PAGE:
Halloween and sweets go hand in hand, especially for trick or treaters, but at the same time, we’re coming into a season better known for its spices as we start the final countdown to Christmas.
So it’s no surprise that the flavour and fragrance ingredients most closely connected with the autumn months – and especially with Halloween fragrances – are often sweet too.
Here are some of the key seasonal fragrance ingredients and Halloween flavour ingredients that help put an autumnal touch into edible and aromatic products of all kinds.
Citronella has some spooky credentials that make it a good addition to Halloween fragranced products such as scented candles.
It’s widely believed to deter spiders – although how effective it is for this is debatable – and is certainly not loved by the feline population, so it should keep those unlucky black cats away too.
This, along with its general insect-deterring properties, makes citronella a popular aroma ingredient in scented candles for indoors and outside, and a kind way to keep the bugs away as the darker nights draw in.
Vanillin and ethyl vanillin are two aroma ingredients that add a vanilla scent to products while avoiding the challenges of the natural vanilla supply chain in 2018.
Of course vanilla is popular all year round, but you’ll find it teamed with scents inspired by fallen autumn leaves in room fragrances and light aromas of autumn nights in some perfumes, making both vanillin and ethyl vanillin versatile substitutes for the natural aroma ingredient.
It’s also a key ingredient in the toffee coating on toffee apples, one of the many deliciously sweet treats of the autumn months.
The infamous pumpkin spice of latte fame is not one flavour ingredient, but several – a blend similar to the mixed spice commonly used in baking and other sweet goods, which perfectly complements the sweetness of the milk in a latte.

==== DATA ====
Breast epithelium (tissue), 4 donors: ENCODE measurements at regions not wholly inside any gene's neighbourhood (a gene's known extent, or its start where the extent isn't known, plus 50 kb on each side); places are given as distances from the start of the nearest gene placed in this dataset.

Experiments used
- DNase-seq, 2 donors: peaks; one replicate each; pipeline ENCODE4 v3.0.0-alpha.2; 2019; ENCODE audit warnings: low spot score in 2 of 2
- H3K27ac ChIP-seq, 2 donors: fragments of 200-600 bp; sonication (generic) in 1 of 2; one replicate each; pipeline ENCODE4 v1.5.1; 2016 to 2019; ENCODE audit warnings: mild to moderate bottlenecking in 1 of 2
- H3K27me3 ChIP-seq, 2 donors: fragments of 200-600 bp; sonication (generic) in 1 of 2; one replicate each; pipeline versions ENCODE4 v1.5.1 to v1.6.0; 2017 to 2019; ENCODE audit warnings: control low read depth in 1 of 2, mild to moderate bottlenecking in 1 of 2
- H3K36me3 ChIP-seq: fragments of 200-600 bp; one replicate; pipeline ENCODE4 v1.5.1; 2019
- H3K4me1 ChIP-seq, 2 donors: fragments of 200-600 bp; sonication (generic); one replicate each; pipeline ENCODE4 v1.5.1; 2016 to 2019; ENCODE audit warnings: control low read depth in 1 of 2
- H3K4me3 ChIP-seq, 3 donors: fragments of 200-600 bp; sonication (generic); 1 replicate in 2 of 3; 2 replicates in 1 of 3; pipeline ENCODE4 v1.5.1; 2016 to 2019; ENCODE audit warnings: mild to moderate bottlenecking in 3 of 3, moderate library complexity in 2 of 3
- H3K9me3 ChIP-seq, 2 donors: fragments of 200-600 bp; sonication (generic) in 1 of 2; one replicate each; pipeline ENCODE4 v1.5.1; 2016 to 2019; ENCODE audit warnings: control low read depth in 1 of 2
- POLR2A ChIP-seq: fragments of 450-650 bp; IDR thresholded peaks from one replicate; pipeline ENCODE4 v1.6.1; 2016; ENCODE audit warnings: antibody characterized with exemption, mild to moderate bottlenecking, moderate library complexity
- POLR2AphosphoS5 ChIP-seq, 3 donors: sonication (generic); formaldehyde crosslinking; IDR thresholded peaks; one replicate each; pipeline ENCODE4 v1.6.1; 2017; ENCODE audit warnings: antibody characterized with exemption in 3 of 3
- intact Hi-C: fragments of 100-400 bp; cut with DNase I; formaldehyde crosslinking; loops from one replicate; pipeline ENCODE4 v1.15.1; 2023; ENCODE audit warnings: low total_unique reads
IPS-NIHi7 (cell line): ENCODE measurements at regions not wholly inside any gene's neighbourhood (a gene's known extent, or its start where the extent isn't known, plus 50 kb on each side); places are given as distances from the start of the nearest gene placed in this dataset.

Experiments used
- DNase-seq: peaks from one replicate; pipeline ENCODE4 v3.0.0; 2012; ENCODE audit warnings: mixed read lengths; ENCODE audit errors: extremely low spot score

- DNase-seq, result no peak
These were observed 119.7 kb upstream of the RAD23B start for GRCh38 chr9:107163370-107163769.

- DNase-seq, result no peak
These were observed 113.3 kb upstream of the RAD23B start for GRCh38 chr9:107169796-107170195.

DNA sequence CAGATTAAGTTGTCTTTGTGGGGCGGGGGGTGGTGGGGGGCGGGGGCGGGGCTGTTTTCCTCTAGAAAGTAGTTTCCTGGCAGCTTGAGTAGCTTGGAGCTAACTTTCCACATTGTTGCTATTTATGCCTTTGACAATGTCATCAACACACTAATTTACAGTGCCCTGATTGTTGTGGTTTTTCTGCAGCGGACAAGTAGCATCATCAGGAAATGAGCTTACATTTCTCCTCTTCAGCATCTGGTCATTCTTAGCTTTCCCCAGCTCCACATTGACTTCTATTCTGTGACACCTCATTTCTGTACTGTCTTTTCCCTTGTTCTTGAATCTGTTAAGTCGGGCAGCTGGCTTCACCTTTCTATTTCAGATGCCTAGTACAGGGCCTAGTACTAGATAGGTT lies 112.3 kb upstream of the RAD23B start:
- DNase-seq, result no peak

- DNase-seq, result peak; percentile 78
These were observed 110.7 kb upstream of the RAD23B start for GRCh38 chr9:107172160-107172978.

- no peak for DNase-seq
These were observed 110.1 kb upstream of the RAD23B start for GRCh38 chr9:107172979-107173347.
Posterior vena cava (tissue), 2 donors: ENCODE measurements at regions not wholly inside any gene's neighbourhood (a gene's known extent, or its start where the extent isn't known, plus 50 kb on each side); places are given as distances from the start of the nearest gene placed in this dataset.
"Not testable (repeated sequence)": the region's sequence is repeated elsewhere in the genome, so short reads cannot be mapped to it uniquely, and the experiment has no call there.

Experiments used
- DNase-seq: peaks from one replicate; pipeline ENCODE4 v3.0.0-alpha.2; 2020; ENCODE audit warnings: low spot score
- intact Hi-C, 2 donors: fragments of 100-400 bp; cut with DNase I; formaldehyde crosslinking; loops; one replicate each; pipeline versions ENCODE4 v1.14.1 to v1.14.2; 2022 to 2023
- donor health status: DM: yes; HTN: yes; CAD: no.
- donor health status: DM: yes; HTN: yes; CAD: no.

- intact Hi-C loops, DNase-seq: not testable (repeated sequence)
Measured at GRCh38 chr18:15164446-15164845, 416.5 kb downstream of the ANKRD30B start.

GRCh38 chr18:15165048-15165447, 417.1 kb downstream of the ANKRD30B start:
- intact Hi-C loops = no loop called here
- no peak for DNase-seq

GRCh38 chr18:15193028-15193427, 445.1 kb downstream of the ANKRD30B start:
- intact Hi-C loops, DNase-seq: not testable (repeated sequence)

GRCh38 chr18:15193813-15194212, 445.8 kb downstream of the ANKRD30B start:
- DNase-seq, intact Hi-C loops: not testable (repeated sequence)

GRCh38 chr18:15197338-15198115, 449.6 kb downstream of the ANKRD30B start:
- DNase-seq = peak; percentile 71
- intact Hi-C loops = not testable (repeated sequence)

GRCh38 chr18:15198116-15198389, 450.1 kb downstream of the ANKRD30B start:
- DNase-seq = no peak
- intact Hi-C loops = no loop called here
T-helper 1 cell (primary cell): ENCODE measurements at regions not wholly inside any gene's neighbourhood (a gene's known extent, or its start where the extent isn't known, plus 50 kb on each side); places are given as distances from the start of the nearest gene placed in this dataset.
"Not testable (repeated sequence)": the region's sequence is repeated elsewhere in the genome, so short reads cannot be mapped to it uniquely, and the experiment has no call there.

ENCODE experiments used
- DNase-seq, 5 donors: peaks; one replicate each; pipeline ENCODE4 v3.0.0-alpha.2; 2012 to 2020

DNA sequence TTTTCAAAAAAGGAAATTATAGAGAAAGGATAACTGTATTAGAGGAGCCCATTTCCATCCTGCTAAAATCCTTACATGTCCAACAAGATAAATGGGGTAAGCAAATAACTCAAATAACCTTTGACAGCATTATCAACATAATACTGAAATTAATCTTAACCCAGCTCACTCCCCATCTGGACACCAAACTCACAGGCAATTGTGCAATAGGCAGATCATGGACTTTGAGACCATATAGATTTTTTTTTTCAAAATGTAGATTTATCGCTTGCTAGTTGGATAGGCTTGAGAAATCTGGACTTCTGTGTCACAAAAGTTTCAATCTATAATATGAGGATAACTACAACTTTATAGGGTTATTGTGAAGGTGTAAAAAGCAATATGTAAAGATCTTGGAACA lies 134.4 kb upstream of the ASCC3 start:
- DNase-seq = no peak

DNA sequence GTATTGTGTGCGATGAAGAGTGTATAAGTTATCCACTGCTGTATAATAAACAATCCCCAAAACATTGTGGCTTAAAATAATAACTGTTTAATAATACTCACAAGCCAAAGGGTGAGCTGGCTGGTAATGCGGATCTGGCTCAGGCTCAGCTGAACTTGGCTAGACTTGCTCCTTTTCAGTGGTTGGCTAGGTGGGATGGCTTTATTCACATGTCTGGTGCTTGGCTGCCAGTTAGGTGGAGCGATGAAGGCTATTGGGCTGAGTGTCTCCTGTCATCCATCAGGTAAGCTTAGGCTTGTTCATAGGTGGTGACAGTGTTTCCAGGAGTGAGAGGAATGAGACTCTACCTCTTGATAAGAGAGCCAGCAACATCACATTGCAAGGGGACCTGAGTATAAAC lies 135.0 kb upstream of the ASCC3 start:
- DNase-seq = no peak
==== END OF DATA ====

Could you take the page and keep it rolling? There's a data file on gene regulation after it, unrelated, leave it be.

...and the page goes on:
In an October 2014 issue of Chemical & Engineering News, senior correspondent Carmen Drahl wrote about the rising popularity of pumpkin spice at the time.
She spoke to food chemist and Institute of Food Technologists spokesperson Kantha Shelke, who said that there are over 340 flavour compounds in a blend of cinnamon, nutmeg, ginger and clove or allspice – but providing just 5-10% of those compounds using artificial flavour chemicals is enough for the human brain to “fill in the blanks”.
“Major players include cinnamic aldehydes for cinnamon, eugenol for clove or allspice, terpenes such as sabinene for nutmeg, and zingiberene for ginger,” she added.
Finally, you can’t have Halloween without Bonfire Night, and the bittersweet treat that is molasses-rich bonfire toffee.
Its unique bitter character comes from the molasses – rather than being made purely from sugar – as part of a recipe that also includes butter, a smaller quantity of sugar, and sometimes the bitterness of white vinegar too.
Like other toffees and fudges, bonfire toffee is a versatile base for other flavour ingredients, and you’ll often find it accented with flavours of almond, the sharpness of lemon, or a spicy hint of peppermint or cayenne pepper.